Yes, our Constitution does indeed state that every citizen has these rights. However, every person is also obligated to follow the law. When the law is broken, there must be a consequence. People who choose to break the law, are simultaneously choosing to surrender their individual freedoms. Further, using my opponent's same argument, don't people who obey the law deserve to keep their freedom? If the answer is yes, then the death penalty is Constitutional.

Point 2: "Also, if its some big time serial killer, then wouldn't we want them to suffer? Killing them kinda gives them a free card. If we let them go to prison, then they will suffer."

2A: Should we condone the suffering of a human being who has committed a crime? This leads me to ask a couple of questions. What is the purpose of prison? Is it meant to punish or to rehab? Will an individual suffer in prison? What is the definition of suffering to each individual?

2B: If someone dreads prison more than death, I suppose executing them may be giving them the lesser of two evils.

2C: Some people do not dread going to prison. There are those who feel more at home in prison than being free. While prison is not a vacation resort, prisoners do have access to television, recreation, climate controlled housing, meals, education, and visitation. What do their victims get? What do their victims families get?

"Common sense, lately bolstered by statistics, tells us that the death penalty will deter murder... People fear nothing more than death. Therefore, nothing will deter a criminal more than the fear of death... life in prison is less feared. Murderers clearly prefer it to execution -- otherwise, they would not try to be sentenced to life in prison instead of death... Therefore, a life sentence must be less deterrent than a death sentence. And we must execute murderers as long as it is merely possible that their execution protects citizens from future murder."
Ernest Van Den Haag, PhD
Late Professor of Jurisprudence at Fordham University
"For the Death Penalty"

CONCLUSION:
Thus far, as the AFF, my opponent has not offered any information that actually affirms the resolution.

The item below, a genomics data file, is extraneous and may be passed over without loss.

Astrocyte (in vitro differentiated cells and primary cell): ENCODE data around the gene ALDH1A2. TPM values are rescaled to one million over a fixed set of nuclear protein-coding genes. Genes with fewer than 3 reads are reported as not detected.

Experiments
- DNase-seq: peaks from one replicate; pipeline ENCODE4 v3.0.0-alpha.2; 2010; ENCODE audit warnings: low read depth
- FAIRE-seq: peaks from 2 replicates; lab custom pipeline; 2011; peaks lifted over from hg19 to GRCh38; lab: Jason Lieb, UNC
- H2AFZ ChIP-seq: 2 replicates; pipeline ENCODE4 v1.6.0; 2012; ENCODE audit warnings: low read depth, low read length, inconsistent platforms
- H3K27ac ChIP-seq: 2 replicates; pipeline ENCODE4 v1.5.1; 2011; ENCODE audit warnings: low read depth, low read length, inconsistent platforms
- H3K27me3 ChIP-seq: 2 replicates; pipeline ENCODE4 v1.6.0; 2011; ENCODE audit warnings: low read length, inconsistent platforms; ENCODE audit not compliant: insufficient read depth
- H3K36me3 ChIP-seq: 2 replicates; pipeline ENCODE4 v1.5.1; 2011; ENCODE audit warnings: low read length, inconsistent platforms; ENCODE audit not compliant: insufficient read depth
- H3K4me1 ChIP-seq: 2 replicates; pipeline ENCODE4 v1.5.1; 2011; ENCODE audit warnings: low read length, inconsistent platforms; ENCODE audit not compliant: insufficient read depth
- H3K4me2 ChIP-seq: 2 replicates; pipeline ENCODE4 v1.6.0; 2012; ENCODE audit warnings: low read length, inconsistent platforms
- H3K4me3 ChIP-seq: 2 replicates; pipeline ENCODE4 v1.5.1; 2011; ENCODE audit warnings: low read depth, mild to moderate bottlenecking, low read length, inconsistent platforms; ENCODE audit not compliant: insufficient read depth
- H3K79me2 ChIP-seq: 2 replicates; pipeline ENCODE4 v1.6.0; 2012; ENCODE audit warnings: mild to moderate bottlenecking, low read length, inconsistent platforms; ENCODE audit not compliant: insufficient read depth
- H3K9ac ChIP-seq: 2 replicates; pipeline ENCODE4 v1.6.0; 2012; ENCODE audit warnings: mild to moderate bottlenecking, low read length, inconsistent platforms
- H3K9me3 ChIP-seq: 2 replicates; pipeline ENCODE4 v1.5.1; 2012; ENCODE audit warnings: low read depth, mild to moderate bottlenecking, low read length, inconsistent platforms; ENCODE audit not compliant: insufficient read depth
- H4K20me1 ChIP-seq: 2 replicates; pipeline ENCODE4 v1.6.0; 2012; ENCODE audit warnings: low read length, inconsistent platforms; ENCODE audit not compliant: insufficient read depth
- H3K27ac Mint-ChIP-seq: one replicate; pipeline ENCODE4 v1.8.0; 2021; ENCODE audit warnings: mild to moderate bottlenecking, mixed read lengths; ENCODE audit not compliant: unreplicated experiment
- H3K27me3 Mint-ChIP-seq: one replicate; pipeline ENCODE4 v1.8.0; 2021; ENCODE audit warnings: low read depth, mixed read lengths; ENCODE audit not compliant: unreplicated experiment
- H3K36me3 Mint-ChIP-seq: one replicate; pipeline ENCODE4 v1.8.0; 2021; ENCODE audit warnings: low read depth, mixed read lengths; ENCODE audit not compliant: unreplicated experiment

I have demonstrated that when convicted felons are executed, it not only saves millions in tax dollars that would be used to house the felon fo rlife, but also it would save the lives of other human beings who could contribute to society. Thus, it is cost effective, and serves the greater good. For these reasons I respectfully request a negative ballot. Thanks
Debate Round No. 1
19146md

Pro

Value attack: What about the others? Utilitarianism isn't the best because not everyone gets the greater good. also, Sometimes we can't achieve the greatet good.
Criterion attack: The death penalty is inhumane.
C1: My opponent has no citing of statistics, therefore it is an invalid argument.
C2: My opponent says that we will never release them. There are rehab centers that we can send them to to get heir life back in order.

I will now defend my case-
Point 1: What about kids forced to do murders? should we just convict them? I dont think so. His argument is invalid.
Point 2: Prison is meant to punish and rehabilitate. Besides, people want to die so they can become a matyr. Yes, while they may like it, there is such a thing as solitary confnement.

Conclusion: Because of these reasons, the death penalty should be abolished. We as a nation are already looked down upon. If we abolish the death penalty, things might look up for us. WE would be leaders. Thank you
twsurber

Con

I will start by responding to my opponent's challenges.